What Conditions Require a Trip to the ER?

What Conditions Require a Trip to the ER?

Sometimes it’s obvious when someone needs to visit the emergency room, but most situations are not. People don’t want to waste resources or worry about how they’ll be perceived when they go to the ER, but people also shouldn’t downplay the seriousness of their condition. When someone is considering the option of going to emergency care near them, they should determine if they have some of the following symptoms and conditions:

  • A squeezing, painful sensation in the chest
  • Difficulty breathing
  • Intense abdominal pain
  • Uncontrollable or unstoppable bleeding
  • Fever with convulsions
  • Any fever in children younger than 3 months
  • Confusion, disorientation, or lightheadedness
  • An inability to see, speak, or walk
  • Intense coughing

These symptoms and others can all be signs of the four major reasons individuals end up in the ER: Bronchitis, Heart Attack, Hypertension, and Stroke.

Bronchitis

Bronchitis is an inflammation of the lungs that results in coughing, wheezing, and shortness of breath. It can be chronic or acute. Chronic bronchitis is when an individual has a cough for three months and the condition recurs on a regular basis for two years. Acute bronchitis is typically caused by a virus and lasts for a couple of weeks.

Normally, bronchitis is not a serious condition and will dissipate on its own after 1-2 weeks. However, patients who are experiencing chronic bronchitis or a bout of the illness that doesn’t dissipate need to seek treatment. It is likely the patient has developed an infection in the lungs that needs to be treated using antibiotics.

The Difference between Bronchitis, Allergies, and Asthma

Anyone who is having trouble breathing on their own needs to go to an ER near them. Difficulty breathing can be caused by a variety of conditions like bronchitis, allergies, and asthma. All three are similar in that they cause a restriction in the lungs. Allergies and asthma, though, are in response to outside stimuli like pollen in the air. With allergies, the stimuli causes the body to produce excess mucus and start sneezing, while asthma responds with spasms in the bronchi.

When someone goes to the ER for any of these conditions, the medical staff can supply treatments that open the lungs and make it easier to breathe without difficulty. They might also prescribe long term medications to help you manage the condition, including nasal sprays and inhalers.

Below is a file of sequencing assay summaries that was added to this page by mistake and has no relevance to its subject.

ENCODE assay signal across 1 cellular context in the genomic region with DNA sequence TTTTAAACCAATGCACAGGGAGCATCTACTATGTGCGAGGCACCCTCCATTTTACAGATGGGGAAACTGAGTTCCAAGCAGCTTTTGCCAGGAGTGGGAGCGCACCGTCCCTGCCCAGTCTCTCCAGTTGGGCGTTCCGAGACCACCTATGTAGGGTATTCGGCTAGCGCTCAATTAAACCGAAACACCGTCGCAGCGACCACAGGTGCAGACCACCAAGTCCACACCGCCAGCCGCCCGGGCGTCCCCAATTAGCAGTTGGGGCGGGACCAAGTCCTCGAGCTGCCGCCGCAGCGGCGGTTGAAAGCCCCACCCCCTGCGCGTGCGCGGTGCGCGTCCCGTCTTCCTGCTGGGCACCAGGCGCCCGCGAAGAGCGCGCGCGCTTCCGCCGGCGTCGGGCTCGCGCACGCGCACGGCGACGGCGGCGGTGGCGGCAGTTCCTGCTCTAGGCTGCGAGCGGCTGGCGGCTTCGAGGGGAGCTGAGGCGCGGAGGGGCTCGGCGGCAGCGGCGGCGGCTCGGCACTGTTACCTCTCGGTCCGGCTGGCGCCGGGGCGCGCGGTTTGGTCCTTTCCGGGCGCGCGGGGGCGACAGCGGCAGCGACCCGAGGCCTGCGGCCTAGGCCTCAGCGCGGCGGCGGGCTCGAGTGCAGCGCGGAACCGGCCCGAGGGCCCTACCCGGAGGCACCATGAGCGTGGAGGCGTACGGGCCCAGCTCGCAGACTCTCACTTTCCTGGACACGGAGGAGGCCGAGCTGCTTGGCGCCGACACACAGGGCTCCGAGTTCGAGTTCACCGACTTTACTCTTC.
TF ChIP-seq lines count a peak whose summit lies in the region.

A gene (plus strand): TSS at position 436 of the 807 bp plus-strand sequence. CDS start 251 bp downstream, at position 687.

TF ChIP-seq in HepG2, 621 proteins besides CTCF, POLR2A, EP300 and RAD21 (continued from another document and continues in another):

Heart Attack

A heart attack is when a blood clot blocks the flow of blood to the heart, meaning the blood backs up and the muscle tissue in the heart starts to die from a lack of oxygen. If you or someone you know is experiencing the symptoms of a heart attack, it is crucial to seek treatment immediately to eliminate the clot and allow blood to flow normally. Symptoms include:

  • A squeezing, tightness, or painful sensation in the chest
  • Fatigue
  • Lightheadedness or dizziness
  • A cold sweat
  • Increased anxiety
  • Indigestion, heartburn, or nausea
  • Abdominal pain

Hypertension

Hypertension refers to high blood pressure, which is when the movement of a person’s blood is exerting too much force. It is often caused by a variety of factors, including little physical activity, a diet full of salt and fat, and smoking. Someone with hypertension is at high risk of experiencing other conditions like a heart attack or stroke.

Stroke

A stroke is caused by a blocked artery in the brain. The brain no longer receives the blood and oxygen it needs and starts to cease function, resulting in difficulty moving, talking, and understanding. You might also experience paralysis or similar symptoms. Anyone experiencing these symptoms needs to be brought to an ER immediately for treatment, otherwise permanent paralysis or death can occur.

Where to Go

If you are seeking an emergency room in Houston that is open 24/7, consider visiting Ascent ER. The medical staff are trained to handle crucial situations and can ensure prompt treatment of serious conditions, including bronchitis, asthma attacks, hypertension, strokes, and heart attack. Do not put your health at risk by avoiding treatment. Instead, when you start to experience unpleasant symptoms, head to an ER immediately. It is better to be safe than sorry.

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